Wednesday, 18 September 2013

Contextual Studies Day 2 Tate Modern Review

Contrasting the Tate Modern's white walls, dozens of powerful 'Russian Revolutionary' posters hang. "Poetry and Dream" was the category that the posters fell under at Tate Modern, and sure enough this theme runs throughout these dominating graphics. Created by different Russian and Ukraine artists as well as 11 unknown artists a dream like representation of the period of the time has been created. The beautiful images of the farmers and different workers hand in hand united could not be further from the truth yet this unjust depiction. Stated in the information section in this room "ideas and illusions conveyed in these posters" suggest not only Russian history fake appearance but the push for over dominating designs.
Fig.1 Russian Revolution Posters at the Tate Modern.
(Authors Own, 18.9.2013)
Due to the use of bold colour palette the designers used, at first look it was hard for me to take in the individual lithographs, as all demanded attention in every direction I looked. The strong red and black dotted with hints of gold did not make me walk into a “happy” and colourful room. Yet these colours did still make an impact, as well as representing the ideal Russia at this time it intimidated me. It was really hard for me to pinpoint one poster to focus and it allowed me to develop empathy for the workers of this time in the position I was in.
As well as the similar colour palette apparent for all forty seven pieces the posters were assembled so all the prints were cluttered on three of the four walls. These two factors as a first impression did overwhelm me. And it was not just me- as I stood in the centre watching the other voyeurs it was apparent how many people walked by this room and did not really appreciate each individual lithographs. With this in mind I wondered what Matthew Gale the curator was thinking, the cluttered organisation of the room contrasted the minimalist surrounding rooms. Yet the selection of posters presented in this way created a chilling sense of power and structure much like Russia at this point of time, furthermore it allowed me to gain a greater knowledge of the importance of political power in communist Russia. Even the Russian text on the poster that I was unable to read connected with the powerful imagery which made me not actually need to know what it meant they screamed power and authority. Again I was placed in the shoes of the common illiterate Russians at the time. The propaganda posters were such a big thing in the Russian revolution because of the way they masked the real situation, "This proliferation of colourful propaganda posters transformed towns and cities, creating a street art available to all."(2013, The posters visually allowed even the poorest of peasant to engage and understand. This is what inspires me as a student, I want to be able to affect people without them having to look deeper into the text surrounding it. The power of placing imagery in a particular way and dominating the way is something to look up to.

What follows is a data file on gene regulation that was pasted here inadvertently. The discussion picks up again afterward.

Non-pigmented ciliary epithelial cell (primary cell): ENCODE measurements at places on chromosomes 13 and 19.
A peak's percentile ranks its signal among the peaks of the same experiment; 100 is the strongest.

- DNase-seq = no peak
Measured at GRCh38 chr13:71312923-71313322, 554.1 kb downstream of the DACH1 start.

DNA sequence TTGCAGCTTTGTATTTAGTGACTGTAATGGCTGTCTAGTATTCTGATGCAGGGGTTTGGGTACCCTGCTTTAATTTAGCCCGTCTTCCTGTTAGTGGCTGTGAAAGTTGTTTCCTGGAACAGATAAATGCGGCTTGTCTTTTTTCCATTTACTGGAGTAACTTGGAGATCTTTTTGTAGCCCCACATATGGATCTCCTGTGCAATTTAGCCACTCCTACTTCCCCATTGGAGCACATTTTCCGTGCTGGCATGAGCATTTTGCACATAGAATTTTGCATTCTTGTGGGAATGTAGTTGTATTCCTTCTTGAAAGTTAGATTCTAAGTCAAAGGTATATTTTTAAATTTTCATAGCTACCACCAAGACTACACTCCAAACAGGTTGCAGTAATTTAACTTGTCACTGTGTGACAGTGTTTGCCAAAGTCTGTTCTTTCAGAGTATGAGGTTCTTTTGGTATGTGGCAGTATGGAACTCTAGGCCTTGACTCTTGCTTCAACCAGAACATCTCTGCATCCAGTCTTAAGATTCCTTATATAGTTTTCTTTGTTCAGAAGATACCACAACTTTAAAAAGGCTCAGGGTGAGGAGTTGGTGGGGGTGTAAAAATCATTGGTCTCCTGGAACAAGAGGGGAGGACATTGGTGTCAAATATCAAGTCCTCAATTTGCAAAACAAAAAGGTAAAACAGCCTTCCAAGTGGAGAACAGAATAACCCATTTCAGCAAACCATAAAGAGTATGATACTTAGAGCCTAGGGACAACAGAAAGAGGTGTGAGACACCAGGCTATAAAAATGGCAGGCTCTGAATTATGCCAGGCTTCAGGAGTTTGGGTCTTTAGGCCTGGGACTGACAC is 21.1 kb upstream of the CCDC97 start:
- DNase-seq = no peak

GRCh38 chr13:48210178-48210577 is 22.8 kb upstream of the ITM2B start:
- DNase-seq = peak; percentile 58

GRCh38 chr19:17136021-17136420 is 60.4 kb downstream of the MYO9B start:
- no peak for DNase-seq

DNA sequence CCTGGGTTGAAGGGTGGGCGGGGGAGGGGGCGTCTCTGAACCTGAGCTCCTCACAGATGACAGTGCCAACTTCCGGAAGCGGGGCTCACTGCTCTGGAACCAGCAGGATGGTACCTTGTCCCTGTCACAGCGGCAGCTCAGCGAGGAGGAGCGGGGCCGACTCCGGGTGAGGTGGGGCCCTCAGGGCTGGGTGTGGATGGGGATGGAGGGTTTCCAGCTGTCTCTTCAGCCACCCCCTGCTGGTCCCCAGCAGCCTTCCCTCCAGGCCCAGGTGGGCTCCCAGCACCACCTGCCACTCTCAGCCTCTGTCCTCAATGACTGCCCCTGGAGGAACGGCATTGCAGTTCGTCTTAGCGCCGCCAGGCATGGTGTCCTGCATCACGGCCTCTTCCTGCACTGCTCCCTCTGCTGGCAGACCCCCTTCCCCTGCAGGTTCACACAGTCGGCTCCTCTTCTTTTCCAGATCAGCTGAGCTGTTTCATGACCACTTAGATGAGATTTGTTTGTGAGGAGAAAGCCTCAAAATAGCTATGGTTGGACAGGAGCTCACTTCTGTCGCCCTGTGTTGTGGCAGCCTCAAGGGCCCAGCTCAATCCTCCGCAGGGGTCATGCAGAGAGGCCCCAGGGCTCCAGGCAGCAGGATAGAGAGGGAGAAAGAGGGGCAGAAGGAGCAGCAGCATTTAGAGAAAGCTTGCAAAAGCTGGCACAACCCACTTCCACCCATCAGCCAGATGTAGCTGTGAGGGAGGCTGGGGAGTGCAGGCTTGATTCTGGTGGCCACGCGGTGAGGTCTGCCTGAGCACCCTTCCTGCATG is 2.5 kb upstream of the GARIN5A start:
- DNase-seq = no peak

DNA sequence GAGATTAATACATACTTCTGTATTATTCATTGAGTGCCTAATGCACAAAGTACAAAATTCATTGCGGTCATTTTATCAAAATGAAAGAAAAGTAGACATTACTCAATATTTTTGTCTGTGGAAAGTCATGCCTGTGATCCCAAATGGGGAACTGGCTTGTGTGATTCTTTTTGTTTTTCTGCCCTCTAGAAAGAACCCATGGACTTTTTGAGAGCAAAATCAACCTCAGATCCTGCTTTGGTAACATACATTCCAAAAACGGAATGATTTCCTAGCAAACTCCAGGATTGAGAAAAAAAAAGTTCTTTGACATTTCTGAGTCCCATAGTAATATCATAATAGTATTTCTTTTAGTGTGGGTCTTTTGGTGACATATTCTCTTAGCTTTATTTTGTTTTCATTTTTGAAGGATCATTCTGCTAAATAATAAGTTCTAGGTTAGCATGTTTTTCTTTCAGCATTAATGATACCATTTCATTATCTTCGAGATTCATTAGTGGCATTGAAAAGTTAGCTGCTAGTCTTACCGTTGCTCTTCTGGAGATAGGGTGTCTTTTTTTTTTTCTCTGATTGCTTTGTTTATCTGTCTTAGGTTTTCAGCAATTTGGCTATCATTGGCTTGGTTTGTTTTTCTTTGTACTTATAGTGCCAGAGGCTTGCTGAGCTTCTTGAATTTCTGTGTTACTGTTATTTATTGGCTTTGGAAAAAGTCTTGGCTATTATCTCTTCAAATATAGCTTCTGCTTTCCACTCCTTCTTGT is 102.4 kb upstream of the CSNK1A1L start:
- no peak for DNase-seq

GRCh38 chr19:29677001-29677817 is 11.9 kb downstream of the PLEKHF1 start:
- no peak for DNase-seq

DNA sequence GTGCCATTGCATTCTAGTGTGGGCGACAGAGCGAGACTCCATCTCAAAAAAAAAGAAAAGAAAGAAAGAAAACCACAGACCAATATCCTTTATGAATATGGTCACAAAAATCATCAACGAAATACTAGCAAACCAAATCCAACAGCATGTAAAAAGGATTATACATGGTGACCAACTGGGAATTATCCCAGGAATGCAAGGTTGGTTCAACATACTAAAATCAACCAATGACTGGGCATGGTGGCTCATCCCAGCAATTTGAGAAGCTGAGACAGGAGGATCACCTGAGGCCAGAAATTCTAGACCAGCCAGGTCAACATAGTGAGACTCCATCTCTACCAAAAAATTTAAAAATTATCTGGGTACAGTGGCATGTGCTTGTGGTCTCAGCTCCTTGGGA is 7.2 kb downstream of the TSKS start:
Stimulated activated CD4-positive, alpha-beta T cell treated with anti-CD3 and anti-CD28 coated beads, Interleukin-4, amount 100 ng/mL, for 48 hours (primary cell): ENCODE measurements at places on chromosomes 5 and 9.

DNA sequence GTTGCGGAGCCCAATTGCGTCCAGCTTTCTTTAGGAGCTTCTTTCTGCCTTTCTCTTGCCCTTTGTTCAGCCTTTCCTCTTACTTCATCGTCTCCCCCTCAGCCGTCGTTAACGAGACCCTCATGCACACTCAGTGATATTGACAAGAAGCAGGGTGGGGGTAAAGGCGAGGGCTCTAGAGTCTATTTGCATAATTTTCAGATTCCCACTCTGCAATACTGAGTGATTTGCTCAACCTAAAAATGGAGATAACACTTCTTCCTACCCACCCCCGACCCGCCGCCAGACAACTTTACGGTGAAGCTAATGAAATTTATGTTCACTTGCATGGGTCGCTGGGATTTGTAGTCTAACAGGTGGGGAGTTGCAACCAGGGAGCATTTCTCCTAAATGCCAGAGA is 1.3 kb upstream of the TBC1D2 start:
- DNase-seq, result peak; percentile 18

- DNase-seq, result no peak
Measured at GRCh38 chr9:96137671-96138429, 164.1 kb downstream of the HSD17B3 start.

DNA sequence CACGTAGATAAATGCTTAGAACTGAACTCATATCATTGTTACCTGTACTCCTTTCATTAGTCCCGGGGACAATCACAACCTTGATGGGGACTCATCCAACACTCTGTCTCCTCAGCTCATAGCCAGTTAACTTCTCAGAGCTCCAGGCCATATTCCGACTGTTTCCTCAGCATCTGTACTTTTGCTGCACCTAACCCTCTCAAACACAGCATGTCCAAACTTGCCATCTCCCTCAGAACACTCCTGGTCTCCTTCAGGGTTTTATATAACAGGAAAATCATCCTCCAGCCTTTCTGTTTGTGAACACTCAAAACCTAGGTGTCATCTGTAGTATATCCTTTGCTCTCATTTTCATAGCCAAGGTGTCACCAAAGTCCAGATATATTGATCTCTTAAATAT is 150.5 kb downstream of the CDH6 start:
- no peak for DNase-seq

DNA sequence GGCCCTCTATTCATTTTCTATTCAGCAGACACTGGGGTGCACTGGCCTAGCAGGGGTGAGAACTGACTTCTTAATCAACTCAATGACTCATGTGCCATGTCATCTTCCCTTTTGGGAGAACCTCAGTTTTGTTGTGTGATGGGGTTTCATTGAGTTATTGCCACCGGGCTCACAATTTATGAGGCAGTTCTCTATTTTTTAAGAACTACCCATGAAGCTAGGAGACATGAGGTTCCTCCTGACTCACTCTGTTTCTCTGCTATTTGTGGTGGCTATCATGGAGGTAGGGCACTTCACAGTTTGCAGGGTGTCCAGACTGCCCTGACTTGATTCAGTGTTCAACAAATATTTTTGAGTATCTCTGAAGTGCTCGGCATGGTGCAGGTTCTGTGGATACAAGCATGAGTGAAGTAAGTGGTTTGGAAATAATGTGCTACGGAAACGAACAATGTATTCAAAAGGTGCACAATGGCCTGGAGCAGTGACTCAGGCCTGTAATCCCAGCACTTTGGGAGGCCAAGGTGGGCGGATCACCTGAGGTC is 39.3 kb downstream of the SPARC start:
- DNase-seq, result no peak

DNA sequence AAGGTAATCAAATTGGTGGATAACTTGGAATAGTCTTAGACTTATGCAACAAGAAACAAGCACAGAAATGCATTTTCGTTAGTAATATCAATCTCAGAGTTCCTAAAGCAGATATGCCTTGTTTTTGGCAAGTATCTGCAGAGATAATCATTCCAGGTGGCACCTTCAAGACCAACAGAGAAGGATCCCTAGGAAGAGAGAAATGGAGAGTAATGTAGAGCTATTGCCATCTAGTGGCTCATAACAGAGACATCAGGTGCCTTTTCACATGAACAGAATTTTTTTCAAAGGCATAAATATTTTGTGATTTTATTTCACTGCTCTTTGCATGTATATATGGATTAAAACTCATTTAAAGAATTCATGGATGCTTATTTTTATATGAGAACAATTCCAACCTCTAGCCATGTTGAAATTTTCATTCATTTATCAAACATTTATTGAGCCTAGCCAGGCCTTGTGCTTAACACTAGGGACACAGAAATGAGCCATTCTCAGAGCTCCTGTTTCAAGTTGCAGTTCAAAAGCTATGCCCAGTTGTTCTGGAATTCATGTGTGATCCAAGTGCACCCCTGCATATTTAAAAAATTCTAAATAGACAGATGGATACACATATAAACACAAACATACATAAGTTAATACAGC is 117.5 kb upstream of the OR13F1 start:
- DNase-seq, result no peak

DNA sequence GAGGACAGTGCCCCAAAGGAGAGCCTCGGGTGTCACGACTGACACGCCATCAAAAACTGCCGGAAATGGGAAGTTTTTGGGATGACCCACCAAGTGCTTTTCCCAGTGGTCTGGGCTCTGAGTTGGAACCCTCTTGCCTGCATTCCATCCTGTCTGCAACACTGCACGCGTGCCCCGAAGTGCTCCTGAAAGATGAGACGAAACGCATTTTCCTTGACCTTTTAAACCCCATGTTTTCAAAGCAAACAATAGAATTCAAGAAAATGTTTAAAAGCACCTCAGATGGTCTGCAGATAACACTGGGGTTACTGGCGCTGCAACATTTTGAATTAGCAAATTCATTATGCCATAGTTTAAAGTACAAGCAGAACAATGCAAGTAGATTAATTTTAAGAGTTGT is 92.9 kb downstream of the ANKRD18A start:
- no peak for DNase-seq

As a Student I personally was really inspired by the strong Graphic style which is still very relevant in today’s advertising and Graphic artwork. The way in which the limited amount of colours demanded recognition and power, is something I want to be applied to my work.

Exhibitions Visits
Tate Modern 18:09:13

(2013) 'Russian Revolutionary Posters'.[Online]. London. Tate Modern.
Available at

Stephanie Peer Feedback:
-possibly shorten some sentences
-Maybe some quotes about Russian revoloution

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